We also know that nothing has changed in terms of the scientific or empirical evidence about the fitness of gay people as parents. As the American Psychological Association concluded in the brief it submitted in the New York case: "scientific research... has been remarkably consistent in showing that lesbian and gay parents are every bit as fit and capable as heterosexual parents, and their children are as... well-adjusted as children reared by heterosexual parents."

If anything, the lone study challenging this uniform scientific consensus came out six years after the New York case. The author of that study has now been discredited not only by his own professional organization, the American Sociological Association, but also by a federal judge in Michigan who found his "testimony entirely unbelievable and not worthy of serious consideration."

And last but not least, the constitutional and statutory provisions at issue did not change either. When the New York case was argued in 2006, New York law limited marriage to opposite-sex couples, just as Indiana and Wisconsin law does today. The New York constitutional provisions at issue in that case contain language identical to that of the United States Constitution. The language of the relevant provisions in the United States Constitution, in turn, has never been amended.

Because the couples in Windsor were already married under state law, our primary argument to the justices of the Supreme Court was that there was no difference between gay married couples on the one hand and straight married couples on the other that could possibly justify the categorical discrimination under federal law wrought by the Defense of Marriage Act or DOMA. Judge Posner echoed this point in his Seventh Circuit opinion when he observed that "homosexual married couples are in essential respects .... like other married couples." And the Supreme Court also agreed when it held in Windsor that marriages between gay couples are "a far-reaching legal acknowledgment of the intimate relationship between two people, a relationship deemed by the State worthy of dignity in the community equal with all other marriages."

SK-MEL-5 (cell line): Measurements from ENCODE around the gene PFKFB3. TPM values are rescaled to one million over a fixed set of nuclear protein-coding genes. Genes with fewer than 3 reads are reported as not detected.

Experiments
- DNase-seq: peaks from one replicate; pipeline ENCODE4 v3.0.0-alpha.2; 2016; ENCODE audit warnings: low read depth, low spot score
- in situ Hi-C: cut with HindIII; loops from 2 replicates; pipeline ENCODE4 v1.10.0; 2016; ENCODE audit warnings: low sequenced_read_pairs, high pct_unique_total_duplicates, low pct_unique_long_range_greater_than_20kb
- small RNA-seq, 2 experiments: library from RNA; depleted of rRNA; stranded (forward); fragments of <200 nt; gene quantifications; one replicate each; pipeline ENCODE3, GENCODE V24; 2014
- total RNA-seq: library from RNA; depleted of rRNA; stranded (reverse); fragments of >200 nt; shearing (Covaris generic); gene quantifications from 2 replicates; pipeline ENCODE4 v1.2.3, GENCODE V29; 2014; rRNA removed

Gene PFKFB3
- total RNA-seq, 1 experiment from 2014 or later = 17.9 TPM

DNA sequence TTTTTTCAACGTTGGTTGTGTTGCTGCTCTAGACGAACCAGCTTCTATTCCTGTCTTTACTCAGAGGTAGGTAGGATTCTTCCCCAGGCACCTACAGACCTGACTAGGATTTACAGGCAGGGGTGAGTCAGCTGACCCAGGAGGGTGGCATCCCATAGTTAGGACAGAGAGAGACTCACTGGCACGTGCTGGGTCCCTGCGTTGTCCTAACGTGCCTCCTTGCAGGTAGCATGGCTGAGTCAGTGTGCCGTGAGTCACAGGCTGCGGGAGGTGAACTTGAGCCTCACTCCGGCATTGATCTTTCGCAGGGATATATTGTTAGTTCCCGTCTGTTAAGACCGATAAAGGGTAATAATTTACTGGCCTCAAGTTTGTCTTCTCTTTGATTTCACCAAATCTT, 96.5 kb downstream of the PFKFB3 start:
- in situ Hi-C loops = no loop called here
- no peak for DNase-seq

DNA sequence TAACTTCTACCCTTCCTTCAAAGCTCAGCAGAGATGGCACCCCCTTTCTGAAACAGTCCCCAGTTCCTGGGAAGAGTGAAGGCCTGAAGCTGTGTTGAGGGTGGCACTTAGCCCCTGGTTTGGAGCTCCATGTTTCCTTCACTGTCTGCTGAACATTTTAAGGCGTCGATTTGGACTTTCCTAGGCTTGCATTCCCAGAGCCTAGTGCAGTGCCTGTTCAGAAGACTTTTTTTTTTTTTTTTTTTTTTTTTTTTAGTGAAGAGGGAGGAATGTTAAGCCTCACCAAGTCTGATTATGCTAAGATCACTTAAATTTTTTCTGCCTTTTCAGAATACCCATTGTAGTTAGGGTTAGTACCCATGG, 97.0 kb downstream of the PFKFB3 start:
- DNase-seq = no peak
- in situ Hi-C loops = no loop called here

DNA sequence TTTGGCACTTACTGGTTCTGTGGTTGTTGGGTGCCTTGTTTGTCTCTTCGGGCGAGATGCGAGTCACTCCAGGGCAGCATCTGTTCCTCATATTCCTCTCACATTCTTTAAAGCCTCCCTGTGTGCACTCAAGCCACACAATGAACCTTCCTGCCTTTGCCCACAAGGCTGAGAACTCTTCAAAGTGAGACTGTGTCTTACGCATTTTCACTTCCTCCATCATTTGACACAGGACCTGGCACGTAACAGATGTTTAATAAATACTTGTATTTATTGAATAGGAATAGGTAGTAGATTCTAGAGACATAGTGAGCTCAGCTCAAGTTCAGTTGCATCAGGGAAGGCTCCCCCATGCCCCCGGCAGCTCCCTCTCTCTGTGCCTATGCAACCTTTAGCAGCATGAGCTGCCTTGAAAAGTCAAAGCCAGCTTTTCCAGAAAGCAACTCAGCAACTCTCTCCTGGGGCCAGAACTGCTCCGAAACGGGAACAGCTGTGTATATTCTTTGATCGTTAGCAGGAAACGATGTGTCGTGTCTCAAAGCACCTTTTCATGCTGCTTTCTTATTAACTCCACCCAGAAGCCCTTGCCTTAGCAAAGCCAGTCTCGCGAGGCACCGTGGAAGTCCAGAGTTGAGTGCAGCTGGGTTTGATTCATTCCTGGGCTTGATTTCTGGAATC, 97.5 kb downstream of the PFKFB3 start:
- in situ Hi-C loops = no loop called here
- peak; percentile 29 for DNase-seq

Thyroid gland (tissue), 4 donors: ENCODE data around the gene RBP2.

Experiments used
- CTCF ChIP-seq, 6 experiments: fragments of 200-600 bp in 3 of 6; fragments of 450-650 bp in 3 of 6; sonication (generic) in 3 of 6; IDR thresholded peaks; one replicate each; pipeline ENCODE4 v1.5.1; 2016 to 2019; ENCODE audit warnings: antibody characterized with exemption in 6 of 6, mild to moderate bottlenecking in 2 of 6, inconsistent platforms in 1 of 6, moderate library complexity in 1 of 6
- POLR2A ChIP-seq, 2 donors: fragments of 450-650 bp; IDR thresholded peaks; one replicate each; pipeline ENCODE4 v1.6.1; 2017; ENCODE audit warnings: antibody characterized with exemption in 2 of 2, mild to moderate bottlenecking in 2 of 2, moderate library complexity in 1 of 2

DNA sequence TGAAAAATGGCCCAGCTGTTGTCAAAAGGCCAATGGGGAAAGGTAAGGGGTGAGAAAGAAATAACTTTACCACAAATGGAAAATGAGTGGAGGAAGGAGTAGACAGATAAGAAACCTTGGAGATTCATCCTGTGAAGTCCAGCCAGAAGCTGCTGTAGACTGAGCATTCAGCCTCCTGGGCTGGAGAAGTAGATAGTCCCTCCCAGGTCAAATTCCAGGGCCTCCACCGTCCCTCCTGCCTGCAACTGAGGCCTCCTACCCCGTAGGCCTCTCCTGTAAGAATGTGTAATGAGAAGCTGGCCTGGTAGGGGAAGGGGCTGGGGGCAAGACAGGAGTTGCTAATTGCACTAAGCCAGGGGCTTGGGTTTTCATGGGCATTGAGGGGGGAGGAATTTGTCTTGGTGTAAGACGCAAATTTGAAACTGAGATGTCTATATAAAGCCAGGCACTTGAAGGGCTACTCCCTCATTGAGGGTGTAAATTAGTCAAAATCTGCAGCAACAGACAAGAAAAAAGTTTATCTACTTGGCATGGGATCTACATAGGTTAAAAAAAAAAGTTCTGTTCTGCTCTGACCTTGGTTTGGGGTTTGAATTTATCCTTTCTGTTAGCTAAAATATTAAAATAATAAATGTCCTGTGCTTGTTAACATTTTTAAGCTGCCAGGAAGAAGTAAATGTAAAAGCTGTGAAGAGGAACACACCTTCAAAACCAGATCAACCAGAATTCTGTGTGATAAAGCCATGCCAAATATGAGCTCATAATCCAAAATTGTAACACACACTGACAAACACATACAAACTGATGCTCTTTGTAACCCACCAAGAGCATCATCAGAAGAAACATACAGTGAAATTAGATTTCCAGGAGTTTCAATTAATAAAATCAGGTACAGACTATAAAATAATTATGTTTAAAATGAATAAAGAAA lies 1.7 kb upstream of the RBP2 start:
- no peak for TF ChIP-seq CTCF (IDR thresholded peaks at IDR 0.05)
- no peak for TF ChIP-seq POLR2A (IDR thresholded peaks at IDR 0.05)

What Judge Posner did this week is to take this argument a crucial and necessary step further. Judge Posner begins his opinion by explaining that while "formally these cases are about discrimination against the small homosexual minority in the United States, ... at a deeper level, . .. they are about the welfare of American children." So Judge Posner's argument is now that there is no difference between the children of gay couples and the children of straight couples. Of course, there isn't. Because Justice Posner has now refuted the only argument left to opponents of gay marriage, there can be little doubt that the Supreme Court will take the same step as Judge Posner and conclude that marriage equality must be recognized throughout the United States far sooner than anyone could or would have predicted when we lost the New York marriage case in 2006.